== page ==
Prior to the Chicano Moratorium of August 29th, according to Montes and other sources, there were several protests leading up to this historic event, as part of the national and local anti-war movement by la Raza. This included, but not limited to, protests in East Los Angeles on December 20, 1969, January 1, 1970, and February 28, 1970. For Montes and fellow activists and protestors, they opposed U.S. imperialism in Vietnam, where Chicanos were being sent to fight and be killed for a nation that treats them as second-class citizens. Activists also learned from and respected international leaders, such as Ernesto “Che” Guevara, who fought heroically against U.S. imperialism.

As part of their organizing efforts, the Brown Berets formed the National Chicano Moratorium Committee, where they collectively organized their first demonstration on December 20, 1969, at Obregon Park in East Los Angeles (on 1st Street), where an estimated 1,000 protestors participated. Rosalio Muñoz —UCLA student, first Chicano student-body president and member of the United Mexican American Students (UMAS)—became co-chair of this important committee. 

To be clear, while individual leaders may receive all the credit, as a former community organizer and expert of social movements, it takes a collective effort to succeed in successful social and justice movements. In fact, Muñoz, who valiantly challenged his draft notice letter, like other brave Chicanos (e.g., Ernesto B. Vigil, Salomón Baldengro), gives credit to the Chicana activists who played a major role in the protest that occurred on February 28, 1970 in East Los Angeles at Laguna Park, where an estimated 5,000 protestors participated: “It was the first Chicano demonstrations when a Chicana organization, Las Adelitas de Aztlan, marched in its own right. Many units of the Brown Berets marched, having come from Santa Barbara to Riverside, Oakland to San Diego. College MEChA groups marched with their banners” (LatinoLA, February 24, 2010). 

As Chicana and Chicano activists organize for the 50th anniversary of the Chicano Moratorium on Saturday, August 29, 2020, I interpret these significant actions and protests—past, present, and future—as collective demands by a proud people to be treated with dignity and respect.


A Chicano Mathematics Contender and the Severe Under-Representation of Latina/o Mathematics Professors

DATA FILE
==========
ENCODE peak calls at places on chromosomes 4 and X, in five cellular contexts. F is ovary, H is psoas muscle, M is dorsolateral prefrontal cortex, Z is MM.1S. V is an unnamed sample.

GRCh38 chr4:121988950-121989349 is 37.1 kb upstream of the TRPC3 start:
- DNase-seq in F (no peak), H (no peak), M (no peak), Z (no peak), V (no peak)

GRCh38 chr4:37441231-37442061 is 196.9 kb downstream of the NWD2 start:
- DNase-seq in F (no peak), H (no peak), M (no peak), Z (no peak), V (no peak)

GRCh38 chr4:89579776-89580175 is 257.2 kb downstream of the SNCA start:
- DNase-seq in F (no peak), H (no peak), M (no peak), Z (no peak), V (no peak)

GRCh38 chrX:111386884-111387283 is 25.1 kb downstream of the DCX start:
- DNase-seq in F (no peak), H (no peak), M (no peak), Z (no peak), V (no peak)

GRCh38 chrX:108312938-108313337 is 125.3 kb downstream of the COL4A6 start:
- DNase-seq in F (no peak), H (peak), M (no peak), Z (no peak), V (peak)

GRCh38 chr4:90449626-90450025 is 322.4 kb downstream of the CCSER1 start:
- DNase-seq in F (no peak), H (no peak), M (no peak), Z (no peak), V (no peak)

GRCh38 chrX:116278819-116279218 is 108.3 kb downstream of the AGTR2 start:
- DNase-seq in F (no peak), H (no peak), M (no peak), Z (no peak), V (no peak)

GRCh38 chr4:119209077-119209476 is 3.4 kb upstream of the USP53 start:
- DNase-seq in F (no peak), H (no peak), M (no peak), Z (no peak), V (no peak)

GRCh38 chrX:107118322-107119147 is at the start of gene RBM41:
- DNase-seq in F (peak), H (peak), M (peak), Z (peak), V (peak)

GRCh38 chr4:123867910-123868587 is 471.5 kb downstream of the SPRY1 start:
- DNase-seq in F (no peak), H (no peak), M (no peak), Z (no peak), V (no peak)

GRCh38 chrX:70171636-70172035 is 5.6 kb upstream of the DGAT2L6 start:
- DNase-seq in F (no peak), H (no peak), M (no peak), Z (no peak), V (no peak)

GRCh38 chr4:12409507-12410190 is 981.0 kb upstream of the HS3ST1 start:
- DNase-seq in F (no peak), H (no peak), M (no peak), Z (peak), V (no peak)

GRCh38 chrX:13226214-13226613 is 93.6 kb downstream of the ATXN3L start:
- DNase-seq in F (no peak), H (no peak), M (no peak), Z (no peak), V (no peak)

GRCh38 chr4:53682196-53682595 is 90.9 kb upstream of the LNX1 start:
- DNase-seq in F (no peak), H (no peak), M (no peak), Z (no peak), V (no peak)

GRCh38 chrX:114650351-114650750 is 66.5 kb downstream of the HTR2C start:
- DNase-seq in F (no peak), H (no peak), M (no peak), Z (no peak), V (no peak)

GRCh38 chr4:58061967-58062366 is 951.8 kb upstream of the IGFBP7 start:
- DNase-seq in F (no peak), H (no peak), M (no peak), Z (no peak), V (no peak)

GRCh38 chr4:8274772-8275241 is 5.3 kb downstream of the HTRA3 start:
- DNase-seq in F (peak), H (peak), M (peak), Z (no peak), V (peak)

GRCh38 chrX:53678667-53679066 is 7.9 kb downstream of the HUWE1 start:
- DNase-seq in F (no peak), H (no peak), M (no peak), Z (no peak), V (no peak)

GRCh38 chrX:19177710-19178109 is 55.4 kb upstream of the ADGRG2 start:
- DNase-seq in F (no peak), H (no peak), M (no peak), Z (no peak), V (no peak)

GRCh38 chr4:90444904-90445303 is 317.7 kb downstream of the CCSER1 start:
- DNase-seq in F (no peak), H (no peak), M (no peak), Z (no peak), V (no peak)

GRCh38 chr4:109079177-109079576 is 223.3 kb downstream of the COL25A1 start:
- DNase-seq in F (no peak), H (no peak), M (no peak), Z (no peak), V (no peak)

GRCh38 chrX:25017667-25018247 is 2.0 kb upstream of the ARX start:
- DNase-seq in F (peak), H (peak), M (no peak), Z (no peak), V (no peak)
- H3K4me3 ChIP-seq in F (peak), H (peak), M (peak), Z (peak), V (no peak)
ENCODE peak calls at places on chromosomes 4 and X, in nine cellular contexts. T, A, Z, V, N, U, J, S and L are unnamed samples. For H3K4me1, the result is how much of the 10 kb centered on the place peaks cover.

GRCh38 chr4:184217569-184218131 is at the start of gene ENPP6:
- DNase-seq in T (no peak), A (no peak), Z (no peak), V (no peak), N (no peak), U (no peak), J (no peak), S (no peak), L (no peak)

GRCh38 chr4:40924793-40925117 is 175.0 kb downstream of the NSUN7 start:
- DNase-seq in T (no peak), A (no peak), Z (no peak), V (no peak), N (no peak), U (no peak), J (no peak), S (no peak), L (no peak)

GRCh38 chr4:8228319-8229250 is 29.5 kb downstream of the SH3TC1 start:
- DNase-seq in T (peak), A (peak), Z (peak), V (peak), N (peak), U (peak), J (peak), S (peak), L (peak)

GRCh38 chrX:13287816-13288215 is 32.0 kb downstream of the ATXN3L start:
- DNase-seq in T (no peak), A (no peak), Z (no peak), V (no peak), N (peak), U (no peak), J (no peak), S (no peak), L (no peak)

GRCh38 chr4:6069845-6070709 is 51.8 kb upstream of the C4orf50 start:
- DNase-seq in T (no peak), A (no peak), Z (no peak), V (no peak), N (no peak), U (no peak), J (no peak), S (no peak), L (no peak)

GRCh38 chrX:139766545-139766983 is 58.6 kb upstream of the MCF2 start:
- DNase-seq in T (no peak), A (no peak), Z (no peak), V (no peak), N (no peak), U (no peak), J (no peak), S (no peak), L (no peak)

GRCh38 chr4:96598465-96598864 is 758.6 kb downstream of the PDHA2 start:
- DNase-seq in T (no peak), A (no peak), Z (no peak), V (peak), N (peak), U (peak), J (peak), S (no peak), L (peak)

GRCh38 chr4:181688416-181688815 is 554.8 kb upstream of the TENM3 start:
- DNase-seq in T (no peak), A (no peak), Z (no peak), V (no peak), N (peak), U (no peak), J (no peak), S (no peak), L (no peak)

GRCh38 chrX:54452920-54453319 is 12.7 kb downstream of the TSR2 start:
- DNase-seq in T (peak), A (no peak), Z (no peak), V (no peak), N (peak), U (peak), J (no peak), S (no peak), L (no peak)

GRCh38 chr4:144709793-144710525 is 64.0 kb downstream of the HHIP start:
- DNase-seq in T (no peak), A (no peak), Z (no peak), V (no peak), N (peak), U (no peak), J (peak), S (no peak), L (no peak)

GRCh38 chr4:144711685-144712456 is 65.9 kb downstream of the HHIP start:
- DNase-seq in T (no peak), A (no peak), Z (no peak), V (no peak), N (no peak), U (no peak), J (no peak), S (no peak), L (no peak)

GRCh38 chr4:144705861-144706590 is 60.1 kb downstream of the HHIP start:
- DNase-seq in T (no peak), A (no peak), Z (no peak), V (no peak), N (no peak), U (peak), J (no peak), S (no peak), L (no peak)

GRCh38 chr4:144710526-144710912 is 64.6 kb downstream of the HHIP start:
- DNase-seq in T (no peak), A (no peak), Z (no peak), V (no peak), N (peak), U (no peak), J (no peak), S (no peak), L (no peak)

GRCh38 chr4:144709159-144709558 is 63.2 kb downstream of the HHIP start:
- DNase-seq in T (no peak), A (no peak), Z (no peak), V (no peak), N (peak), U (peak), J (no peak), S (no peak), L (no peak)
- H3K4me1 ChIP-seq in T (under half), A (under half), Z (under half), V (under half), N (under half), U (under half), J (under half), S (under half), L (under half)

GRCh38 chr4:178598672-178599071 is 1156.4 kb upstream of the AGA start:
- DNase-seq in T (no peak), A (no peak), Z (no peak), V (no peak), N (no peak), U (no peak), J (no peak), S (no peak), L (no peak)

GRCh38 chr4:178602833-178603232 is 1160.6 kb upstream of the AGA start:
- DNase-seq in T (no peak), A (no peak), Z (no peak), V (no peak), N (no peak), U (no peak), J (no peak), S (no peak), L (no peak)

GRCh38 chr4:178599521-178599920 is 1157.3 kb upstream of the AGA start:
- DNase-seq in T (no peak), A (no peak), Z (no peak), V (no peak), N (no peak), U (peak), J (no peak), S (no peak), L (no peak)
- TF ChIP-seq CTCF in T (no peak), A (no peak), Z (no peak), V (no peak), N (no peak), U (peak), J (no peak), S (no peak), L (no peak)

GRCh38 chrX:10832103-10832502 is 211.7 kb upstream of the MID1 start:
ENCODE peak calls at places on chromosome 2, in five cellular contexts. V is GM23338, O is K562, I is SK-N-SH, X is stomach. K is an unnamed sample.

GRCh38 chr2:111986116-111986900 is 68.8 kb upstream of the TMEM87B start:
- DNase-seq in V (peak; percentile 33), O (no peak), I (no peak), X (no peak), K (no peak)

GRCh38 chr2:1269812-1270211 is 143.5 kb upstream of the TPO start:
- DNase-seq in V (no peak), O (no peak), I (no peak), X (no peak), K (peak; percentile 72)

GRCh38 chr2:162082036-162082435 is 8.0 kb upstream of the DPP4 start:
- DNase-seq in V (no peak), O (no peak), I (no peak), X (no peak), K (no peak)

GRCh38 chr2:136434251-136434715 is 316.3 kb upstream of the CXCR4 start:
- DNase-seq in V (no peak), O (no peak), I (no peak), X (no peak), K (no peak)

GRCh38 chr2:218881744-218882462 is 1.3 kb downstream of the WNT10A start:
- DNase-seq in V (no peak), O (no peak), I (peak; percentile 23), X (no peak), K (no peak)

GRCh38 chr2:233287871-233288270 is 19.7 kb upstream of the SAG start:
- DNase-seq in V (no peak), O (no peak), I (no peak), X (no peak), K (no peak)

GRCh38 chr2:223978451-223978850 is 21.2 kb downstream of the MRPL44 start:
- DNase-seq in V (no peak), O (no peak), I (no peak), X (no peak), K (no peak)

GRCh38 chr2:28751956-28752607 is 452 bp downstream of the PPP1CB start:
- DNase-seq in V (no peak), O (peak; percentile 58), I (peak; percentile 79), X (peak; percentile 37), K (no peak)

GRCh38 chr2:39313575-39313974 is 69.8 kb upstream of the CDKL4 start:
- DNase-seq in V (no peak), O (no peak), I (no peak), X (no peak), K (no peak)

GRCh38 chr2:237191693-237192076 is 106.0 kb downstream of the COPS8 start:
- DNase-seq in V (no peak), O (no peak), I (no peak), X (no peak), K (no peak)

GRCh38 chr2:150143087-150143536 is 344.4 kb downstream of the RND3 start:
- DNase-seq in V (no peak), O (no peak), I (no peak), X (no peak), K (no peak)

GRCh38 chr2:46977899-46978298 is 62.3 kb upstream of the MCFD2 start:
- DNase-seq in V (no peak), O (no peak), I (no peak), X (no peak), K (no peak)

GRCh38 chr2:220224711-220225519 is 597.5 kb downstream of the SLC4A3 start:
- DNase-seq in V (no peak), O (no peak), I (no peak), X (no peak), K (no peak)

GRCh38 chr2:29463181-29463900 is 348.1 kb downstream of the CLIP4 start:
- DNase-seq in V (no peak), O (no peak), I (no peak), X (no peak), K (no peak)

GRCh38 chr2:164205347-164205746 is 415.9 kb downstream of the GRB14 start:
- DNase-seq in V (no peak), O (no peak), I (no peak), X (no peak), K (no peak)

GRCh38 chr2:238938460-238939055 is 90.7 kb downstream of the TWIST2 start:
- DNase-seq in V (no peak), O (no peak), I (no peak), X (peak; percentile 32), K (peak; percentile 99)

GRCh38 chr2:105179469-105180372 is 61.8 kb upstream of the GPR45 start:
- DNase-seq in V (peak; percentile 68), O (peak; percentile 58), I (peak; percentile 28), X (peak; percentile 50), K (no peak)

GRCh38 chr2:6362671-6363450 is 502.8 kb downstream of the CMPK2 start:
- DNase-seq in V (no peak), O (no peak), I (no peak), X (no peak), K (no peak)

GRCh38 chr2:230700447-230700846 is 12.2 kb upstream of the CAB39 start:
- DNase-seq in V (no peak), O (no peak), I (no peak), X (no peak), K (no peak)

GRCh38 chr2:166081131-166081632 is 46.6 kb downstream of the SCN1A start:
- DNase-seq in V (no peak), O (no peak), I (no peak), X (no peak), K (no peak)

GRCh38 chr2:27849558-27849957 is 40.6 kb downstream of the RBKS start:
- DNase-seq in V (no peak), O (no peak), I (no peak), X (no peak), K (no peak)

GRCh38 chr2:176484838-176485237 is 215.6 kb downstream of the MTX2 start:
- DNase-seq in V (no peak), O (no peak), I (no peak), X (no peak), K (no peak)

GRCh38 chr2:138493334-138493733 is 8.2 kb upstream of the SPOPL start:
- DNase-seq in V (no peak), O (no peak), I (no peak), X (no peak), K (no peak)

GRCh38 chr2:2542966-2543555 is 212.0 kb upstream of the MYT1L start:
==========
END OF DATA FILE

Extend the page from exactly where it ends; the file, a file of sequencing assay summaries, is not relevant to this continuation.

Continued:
Powerful testimonio /testimony by Dr. Alvaro Huerta that sheds light on the problem of the under-representation of mathematics professors at our nations colleges and universities from a personal vantage point.

As a backdrop, Dr. Huerta notes the following abysmal figures:

"Based on NFS’s 2016 calendar year, out of 1,827 earned doctorates in mathematics and statistics, Hispanics or Latinos held only 63 doctorates, or 3 percent. In comparison, whites held 673 doctorates, or 37 percent. Given that Latinas/os, as the largest racialized groups in nation, represented an estimated 57.5 million residents in 2016, or about 18 percent of the U.S. population, 3 percent represents a minuscule and unacceptable figure."

One can't help but wonder what did not happen because of the discrimination that he and his friend, Martha, faced.  Both were subject not only to exceedingly low expectations, but were actually robbed of a first-place, mathematics victory that they had earned. 

This cannot be left to chance. We must collectively work to increase the numbers of Mexican Americans and other minoritized children of color in STEM. To get there, we must create pathways to STEM careers and also continue offering and teaching against the kind of racism that creates mindsets that fail to teach equitably and in so doing, reduces possibilities for students of color. 

-Angela Valenzuela

A Chicano Mathematics Contender?

Much more needs to be done to increase the number of minority faculty members and to promote mathematics as a field of study for students of color, writes Alvaro Huerta.

March 15, 2019

What does it take for an African American mathematician to abandon a tenured faculty position at a major research university? In recently published article in The New York Times, Pulitzer Prize-winning reporter Amy Harmon documents the unfortunate case of Edray Goins. According to Harmon, while African Americans represent fewer than 1 percent of doctorates in mathematics, Goines is one “of only about a dozen black mathematicians among nearly 2,000 tenured faculty members in the nation’s top 50 math departments.”

After a series of isolating experiences at Purdue University and mathematic conferences, Goines, who received degrees in mathematics from California Institute of Technology (B.S.) and Stanford University (Ph.D.), decided to speak out. He eventually sought refuge at Pomona College, a liberal arts college in Southern California. This is not to imply that there’s a surplus of African American mathematics professors at this elite liberal arts college or, for that matter, throughout California’s colleges and universities.

As I read this article, I reflected on my one-time aspiration to become a world-famous Chicano mathematician. When it comes to pursuing a profession in mathematics, I often feel like Marlon Brando, during the greatest scene in American cinema, in On the Waterfront, when he uttered, “You don’t understand … I coulda been a contender …” Growing up in one of the most violent neighborhoods in the nation, Ramona Gardens housing project (or Big Hazard projects) in East Los Angeles, I excelled in mathematics. At Murchison Elementary School, mathematics always came easy to me. Whenever I opened my math books, I visualized the problems and solved them in my head, while my classmates or childhood homeboys suffered in bewilderment. By the time I was in sixth grade, Ms. Rose had taught me high school algebra. My superb mathematics skills represented my ticket out of the projects. At the age of 17, I enrolled at the University of California, Los Angeles, as a freshman, majoring in mathematics.